The great Erling Haaland goal drought spanned 20 days and 333 minutes of football. Almost long enough to watch the entirety of Fawlty Towers and definitely long enough to invite questions if a prolific striker made Manchester City faulty. There was a counter-argument that they were not worse, but that Pep Guardiola was malfunctioning instead, his strange selections hampering City, until the patron saint of midfielders may have become a convert to the centre-forward’s cause as he prospered by sacrificing his beloved technicians for another attacker.
When Tottenham scored two goals in three minutes, a third successive defeat beckoned for Guardiola. When City responded with two in three, both came courtesy of men who are strikers by trade. Crowbarring Julian Alvarez and Haaland into the same team took some doing for Guardiola; they found it easier to find the net, the Argentinian with a poacher’s strike, the Norwegian with a target man’s header. A comeback was completed by a double from Riyad Mahrez, the winger who top-scored for City last season, in the days when Guardiola took his concept to its logical extreme and won the league in a side shorn of strikers. It was fashioned, however, by a presence or two in the penalty box.
The manager who once said he would pick a team of 11 midfielders if he could instead had a pair of centre-forwards, even if they weren’t actually paired. There wasn’t a false nine in sight; arguably, however, Alvarez, a striker masquerading as a midfielder for 90 minutes, was a false eight.
If Guardiola’s influence has rubbed off on the Premier League, when the teamsheets emerged, it seemed he borrowed from the British game by adopting a 4-4-2 formation. It soon transpired that this was not his Mike Bassett impression. He deployed Alvarez in a deeper role. A World Cup-winning No 9 was reinvented as a No 8 for Guardiola; after Antoine Griezmann was converted into a midfielder by Didier Deschamps, perhaps the City manager was simply following a trend.
Certainly Alvarez is industrious enough. He is a willing worker, as Lionel Messi appreciated when Alvarez did the running of two men in the World Cup. He spent some of his time following Rodrigo Bentancur around, looking to nullify a playmaker. He helped City preserve their lead with blocks on the edge of his box. Yet his inclusion came at the expense of two of the best attacking central midfielders in the global game, in Kevin de Bruyne and Bernardo Silva. With Alvarez, there wasn’t the same slickness in possession. It helped render the second half a more open affair as he bombed on into the box. Guardiola had said, semi-seriously, that he was considering some “ridiculous ideas” for the Manchester derby. Perhaps he unveiled them for the Tottenham game instead. Perhaps there was method in his madness.
He had detected a lack of fluidity in recent performances and responded by omitting four of his most creative players. There was no De Bruyne, no Silva, no Phil Foden and no Joao Cancelo. Without them, City produced some of their most stirring, stunning football this season; largely in the second half, often aided by the magnificent Mahrez, who played a part in all four goals and who delivered the game’s classiest finishes.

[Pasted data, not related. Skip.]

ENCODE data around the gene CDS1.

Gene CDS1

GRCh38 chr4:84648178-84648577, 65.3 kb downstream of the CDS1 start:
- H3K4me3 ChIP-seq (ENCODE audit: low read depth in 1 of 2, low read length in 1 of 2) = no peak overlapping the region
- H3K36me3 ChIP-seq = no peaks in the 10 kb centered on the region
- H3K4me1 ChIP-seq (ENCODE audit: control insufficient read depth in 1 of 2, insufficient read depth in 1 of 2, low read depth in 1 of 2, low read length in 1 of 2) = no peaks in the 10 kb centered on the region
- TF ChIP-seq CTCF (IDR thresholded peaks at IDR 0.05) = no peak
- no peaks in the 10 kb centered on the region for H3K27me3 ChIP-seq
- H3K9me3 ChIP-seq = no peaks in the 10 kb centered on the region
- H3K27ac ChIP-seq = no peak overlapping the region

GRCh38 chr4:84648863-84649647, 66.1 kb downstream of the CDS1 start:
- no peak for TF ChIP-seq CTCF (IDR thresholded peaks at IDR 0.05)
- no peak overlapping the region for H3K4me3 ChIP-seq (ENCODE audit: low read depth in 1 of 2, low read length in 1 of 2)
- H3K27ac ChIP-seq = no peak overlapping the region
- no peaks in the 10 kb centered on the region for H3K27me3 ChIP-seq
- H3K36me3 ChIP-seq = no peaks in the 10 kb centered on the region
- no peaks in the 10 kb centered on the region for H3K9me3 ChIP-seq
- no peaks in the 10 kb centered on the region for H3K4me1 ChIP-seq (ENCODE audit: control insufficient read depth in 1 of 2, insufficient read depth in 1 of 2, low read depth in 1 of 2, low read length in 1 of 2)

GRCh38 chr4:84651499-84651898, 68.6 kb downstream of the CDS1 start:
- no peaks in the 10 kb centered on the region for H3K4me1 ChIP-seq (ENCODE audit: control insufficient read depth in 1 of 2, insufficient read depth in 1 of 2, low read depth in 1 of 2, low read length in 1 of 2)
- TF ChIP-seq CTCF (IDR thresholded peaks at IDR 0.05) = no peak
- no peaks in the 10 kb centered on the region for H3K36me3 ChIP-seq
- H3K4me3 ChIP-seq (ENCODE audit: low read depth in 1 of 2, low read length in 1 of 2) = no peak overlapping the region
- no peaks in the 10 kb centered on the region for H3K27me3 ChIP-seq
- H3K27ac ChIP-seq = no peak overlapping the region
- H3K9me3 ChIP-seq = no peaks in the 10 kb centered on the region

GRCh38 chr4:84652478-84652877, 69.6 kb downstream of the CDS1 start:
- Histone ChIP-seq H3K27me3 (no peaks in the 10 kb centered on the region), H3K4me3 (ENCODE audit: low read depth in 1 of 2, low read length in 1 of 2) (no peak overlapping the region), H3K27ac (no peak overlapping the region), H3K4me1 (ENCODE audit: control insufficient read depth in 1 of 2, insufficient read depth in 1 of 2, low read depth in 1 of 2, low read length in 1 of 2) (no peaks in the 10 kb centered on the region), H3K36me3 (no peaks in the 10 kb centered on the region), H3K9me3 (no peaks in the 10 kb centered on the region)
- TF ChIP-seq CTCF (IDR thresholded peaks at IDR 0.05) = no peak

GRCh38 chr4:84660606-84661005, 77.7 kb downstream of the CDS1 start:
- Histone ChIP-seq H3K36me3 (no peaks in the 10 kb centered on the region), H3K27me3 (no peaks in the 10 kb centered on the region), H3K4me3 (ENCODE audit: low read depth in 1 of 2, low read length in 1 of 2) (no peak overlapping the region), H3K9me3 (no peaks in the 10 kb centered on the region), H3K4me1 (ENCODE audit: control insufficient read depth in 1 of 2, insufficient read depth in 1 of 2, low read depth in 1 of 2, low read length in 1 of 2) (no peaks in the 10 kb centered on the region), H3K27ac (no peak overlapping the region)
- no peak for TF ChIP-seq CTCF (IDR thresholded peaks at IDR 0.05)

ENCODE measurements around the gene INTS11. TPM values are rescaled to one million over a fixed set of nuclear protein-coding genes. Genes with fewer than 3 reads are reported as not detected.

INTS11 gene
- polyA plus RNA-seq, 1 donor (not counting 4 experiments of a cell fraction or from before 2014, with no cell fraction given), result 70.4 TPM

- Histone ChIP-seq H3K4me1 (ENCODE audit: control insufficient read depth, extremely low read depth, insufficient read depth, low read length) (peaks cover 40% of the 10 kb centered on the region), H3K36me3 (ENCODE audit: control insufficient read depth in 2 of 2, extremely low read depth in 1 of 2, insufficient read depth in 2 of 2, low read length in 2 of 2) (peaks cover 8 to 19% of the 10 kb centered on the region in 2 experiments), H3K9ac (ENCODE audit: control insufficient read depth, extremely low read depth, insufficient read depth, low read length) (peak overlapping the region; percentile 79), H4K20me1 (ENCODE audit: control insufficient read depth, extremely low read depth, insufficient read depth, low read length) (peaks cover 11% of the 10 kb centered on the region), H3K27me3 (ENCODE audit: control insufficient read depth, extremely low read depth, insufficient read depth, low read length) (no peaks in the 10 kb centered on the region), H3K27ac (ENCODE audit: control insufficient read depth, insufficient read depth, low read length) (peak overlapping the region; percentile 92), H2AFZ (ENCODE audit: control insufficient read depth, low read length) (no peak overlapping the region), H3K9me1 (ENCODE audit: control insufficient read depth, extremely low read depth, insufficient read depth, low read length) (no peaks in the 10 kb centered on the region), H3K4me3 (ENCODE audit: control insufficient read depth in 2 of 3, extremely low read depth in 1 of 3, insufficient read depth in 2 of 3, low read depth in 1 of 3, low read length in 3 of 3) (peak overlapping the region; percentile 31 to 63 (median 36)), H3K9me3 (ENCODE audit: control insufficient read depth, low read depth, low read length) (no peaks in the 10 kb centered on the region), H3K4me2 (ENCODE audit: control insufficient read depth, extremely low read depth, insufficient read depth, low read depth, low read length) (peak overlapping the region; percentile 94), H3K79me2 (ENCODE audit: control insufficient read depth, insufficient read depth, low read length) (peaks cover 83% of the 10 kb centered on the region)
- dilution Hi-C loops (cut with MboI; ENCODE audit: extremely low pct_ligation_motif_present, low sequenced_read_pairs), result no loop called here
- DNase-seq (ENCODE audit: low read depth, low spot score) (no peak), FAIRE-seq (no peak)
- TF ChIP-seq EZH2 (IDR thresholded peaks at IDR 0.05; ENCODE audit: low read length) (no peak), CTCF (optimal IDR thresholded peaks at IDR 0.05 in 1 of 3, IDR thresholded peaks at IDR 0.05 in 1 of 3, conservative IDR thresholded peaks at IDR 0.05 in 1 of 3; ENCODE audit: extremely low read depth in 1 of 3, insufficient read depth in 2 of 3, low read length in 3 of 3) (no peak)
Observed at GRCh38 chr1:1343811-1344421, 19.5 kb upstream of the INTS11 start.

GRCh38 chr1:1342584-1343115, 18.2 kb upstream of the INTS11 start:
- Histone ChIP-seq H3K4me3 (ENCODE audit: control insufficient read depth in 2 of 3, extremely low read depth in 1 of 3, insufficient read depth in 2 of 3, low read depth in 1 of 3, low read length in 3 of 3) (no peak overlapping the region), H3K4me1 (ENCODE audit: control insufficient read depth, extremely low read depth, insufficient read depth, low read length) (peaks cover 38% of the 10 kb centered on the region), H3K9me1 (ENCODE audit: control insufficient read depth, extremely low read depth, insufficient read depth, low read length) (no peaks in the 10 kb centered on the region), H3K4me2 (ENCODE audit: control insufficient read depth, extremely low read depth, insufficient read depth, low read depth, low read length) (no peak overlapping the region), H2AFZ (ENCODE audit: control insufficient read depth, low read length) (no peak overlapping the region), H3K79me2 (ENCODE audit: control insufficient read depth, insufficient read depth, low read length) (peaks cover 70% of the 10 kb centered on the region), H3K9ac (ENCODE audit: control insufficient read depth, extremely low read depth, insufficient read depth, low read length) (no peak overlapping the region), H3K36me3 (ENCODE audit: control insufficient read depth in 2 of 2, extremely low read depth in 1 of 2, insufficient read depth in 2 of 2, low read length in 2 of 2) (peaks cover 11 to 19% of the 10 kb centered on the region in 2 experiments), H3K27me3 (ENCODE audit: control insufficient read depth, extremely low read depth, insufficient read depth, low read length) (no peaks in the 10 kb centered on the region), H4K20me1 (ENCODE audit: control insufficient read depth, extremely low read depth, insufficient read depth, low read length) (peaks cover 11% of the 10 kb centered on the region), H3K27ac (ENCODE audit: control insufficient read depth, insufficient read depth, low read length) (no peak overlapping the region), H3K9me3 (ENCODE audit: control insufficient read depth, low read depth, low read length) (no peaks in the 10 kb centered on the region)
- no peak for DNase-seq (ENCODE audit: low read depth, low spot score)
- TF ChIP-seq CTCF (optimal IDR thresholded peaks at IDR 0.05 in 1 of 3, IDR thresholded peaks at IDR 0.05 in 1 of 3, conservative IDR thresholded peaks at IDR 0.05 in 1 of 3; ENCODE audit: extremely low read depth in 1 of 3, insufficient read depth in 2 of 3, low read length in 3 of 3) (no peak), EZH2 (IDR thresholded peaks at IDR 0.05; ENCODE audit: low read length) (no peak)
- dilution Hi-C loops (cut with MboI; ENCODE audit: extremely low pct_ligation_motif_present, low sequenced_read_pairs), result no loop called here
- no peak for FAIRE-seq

But even in a Spurs-esque start, Haaland could have scored twice in as many first-half minutes. He was denied by Hugo Lloris, which represented the high before the low for the Frenchman. He headed over. Later he headed in. Aiming for the big lad in the box can be a productive policy, as many an old-school Brit could have told Guardiola.
It is a way in which Haaland has given him another dimension. His battalion of false nines used to emerge by stealth. There is nothing subtle about Haaland, the blond beacon in the box. Seeing him is easier than stopping him, however. His longest spell without a goal in a City only actually included two goalless starts and they won one of those games. His return now stands at 28 goals in 25 games: with 22 league goals, he has drawn level again with Chelsea.
Yet, as he was stuck on 21, a narrative was developing. A slow beginning has become an unwanted City speciality. They have played five games in 2023 and scored before the break in just one, even if that did yield three goals against a hapless Chelsea side. The novel element here was that a team was 2-0 down in a Tottenham game and it wasn’t Tottenham. It was a curiosity of Antonio Conte’s strangely enigmatic side. They rarely play well for 90 minutes. A blistering 45 proved enough for City.
But Spurs have gone 2-0 down to Arsenal, Aston Villa, Brentford, Nottingham Forest, Liverpool, Bournemouth, Newcastle and Manchester United in their last 13 matches. If they were road-testing the theory that 2-0 is the most dangerous lead, they received proof when they contrived to lose from such a seemingly commanding position.
It was a tale of goalscorers and goalkeepers. Briefly, Lloris could savour the sense a shot-stopper was to blame for a goal in a Tottenham match and it wasn’t him; then, as Mahrez’s shot flew past him at his near post, it was. Ederson’s distribution bookended the scoring, his hospital pass to Rodri leading to Dejan Kulusevski’s opener, his long pass that went, via the thigh of the culpable Clement Lenglet, to Mahrez, completing it. His save percentage has dropped this season but the numbers are stacking up differently at City this season. That is the Haaland factor.